## What is ending inventory?

Ending inventory is a term used to describe the monetary value of a product still up for sale at the end of an accounting period. This number is required to determine the cost of goods sold (COGS) and the ending inventory balance.  A company’s ending inventory should be included on its balance sheet and is especially important when reporting financial information. Smaller companies are sometimes able to calculate their ending inventory by simply counting the product leftover at the end of an accounting period. However, most companies use a formula to determine the total value of the product left over.

## Why is ending inventory important?

### Match inventory recorded with actual inventory

You’ll want to double-check that the values on your inventory balance sheet match what’s in your warehouse right now. Knowing your ending inventory ensures that the inventory you’ve recorded corresponds to the real stock you have on hand. Inventory shrinkage could be caused by accounting errors, theft, or a variety of other concerns if your inventory levels are lower than they should be.

### Calculates the net income

Similarly, you’ll want to know the exact income statement, or how much money you’re making from what you’re selling. Once you’ve calculated the ending inventory, you’ll be able to tell whether your actual inventory matches the inventory that was recorded. If the numbers don’t match up, this could be a sign that you’re paying too much for the initial purchase of goods based on current market value, or that it’s time to rethink your pricing strategy.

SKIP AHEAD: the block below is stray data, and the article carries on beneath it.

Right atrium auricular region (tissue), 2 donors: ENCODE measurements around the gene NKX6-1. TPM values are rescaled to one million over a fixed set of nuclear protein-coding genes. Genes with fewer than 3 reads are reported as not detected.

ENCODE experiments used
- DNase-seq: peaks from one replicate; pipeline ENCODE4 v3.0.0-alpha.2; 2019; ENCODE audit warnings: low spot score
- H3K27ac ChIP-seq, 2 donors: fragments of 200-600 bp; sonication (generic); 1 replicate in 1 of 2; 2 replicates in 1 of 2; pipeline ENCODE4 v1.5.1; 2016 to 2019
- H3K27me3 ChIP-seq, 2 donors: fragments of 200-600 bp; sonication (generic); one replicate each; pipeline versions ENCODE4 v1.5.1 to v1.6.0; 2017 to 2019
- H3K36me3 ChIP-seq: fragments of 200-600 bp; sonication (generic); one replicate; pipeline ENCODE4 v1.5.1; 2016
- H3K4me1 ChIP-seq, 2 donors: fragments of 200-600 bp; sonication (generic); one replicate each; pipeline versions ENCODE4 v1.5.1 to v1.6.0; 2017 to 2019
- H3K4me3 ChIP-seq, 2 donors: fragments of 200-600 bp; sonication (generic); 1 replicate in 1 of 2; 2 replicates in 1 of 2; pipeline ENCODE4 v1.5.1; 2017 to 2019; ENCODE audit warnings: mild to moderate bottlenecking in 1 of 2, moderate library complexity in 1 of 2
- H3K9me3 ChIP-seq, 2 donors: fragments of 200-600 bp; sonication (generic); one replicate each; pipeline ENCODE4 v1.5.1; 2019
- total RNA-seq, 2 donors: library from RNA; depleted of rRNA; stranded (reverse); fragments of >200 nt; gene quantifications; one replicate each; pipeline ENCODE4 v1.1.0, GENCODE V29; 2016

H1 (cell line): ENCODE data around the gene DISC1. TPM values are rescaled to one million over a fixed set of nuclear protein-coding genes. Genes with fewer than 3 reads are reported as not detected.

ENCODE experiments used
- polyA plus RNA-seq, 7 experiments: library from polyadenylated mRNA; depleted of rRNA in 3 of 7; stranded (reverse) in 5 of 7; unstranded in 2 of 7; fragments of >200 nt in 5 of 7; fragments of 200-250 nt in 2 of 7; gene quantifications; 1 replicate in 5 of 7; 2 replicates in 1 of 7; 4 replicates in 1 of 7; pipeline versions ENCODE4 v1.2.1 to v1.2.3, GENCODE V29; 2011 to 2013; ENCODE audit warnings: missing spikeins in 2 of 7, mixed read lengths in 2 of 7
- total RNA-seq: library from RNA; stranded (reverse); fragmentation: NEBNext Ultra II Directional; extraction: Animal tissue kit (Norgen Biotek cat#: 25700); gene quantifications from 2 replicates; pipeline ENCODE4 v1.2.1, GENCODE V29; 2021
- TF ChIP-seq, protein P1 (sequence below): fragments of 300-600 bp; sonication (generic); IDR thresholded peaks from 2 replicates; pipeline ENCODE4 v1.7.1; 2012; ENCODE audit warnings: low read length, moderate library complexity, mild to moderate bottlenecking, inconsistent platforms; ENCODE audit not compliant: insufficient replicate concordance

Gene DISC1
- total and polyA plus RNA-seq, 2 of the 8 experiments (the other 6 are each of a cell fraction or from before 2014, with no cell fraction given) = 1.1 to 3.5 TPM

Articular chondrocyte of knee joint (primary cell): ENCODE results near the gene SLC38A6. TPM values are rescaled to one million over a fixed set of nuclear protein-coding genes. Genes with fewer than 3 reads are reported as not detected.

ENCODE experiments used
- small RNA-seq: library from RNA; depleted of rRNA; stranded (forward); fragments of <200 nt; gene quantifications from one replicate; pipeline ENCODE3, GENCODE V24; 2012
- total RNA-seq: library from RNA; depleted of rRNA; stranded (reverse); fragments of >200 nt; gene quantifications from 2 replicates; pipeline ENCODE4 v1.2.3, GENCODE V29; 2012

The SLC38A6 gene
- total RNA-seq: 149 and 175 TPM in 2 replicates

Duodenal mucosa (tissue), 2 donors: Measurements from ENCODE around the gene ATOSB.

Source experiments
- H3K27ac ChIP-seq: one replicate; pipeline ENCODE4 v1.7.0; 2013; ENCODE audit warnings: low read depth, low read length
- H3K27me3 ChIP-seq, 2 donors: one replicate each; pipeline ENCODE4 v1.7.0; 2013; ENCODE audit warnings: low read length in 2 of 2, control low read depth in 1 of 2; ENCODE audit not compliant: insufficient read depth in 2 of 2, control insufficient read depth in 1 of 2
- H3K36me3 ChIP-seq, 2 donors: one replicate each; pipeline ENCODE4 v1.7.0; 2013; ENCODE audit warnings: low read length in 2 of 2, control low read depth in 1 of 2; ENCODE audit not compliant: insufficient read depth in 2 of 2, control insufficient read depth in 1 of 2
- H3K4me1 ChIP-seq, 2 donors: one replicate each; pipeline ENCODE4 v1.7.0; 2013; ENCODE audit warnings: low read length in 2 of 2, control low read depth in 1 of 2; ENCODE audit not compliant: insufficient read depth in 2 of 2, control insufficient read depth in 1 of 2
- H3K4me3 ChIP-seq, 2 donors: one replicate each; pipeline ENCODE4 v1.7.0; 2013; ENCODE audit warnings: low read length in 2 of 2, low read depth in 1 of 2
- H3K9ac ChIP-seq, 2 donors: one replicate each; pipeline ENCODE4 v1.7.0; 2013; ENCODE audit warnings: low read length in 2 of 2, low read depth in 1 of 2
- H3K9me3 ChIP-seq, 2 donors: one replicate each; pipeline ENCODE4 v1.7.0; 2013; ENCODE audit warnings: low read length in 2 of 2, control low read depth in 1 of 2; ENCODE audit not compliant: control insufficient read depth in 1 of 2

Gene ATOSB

### Ensures accuracy for future reports

Remember how ending inventory is calculated from beginning inventory? It goes the other way too. A given accounting period’s beginning inventory is calculated from the previous period’s ending inventory. The beginning balance is calculated from the previous reporting period’s ending balance. Therefore, it’s crucial that the correct ending inventory is calculated.

## What is the formula to calculate ending inventory?

Here is the basic formula you can use to calculate a company’s ending inventory:

### Ending Inventory = Beginning Inventory + Net Purchases – COGS

In this formula, your beginning inventory is the dollar amount of product the company has at the onset of the accounting period. The net purchases portion of this formula is the cost of any new product or inventory items bought during the accounting period. The cost of goods sold is the amount of money it costs to produce goods that are part of the company’s inventory.

The simplest way to calculate ending inventory is to do a physical inventory count. But most of the time it doesn’t make sense to do a physical count, especially if you have a large amount of inventory to keep track of. Fortunately, there are better ways to calculate ending inventory that provides more accuracy and is more efficient.

### FIFO (First in First Out) method

FIFO (First in First Out) is an inventory tracking protocol that assumes that the first units of inventory purchased or manufactured are the first to be sold. Using FIFO to calculate ending inventory means that the cost of purchasing the oldest inventory (or First in) will be allocated first to COGS, and the cost of the newest inventory will be allocated to ending inventory. This means that if the cost of purchasing or manufacturing your inventory increases since your oldest inventory was purchased, your COGS will be lower for the first items sold (First Out).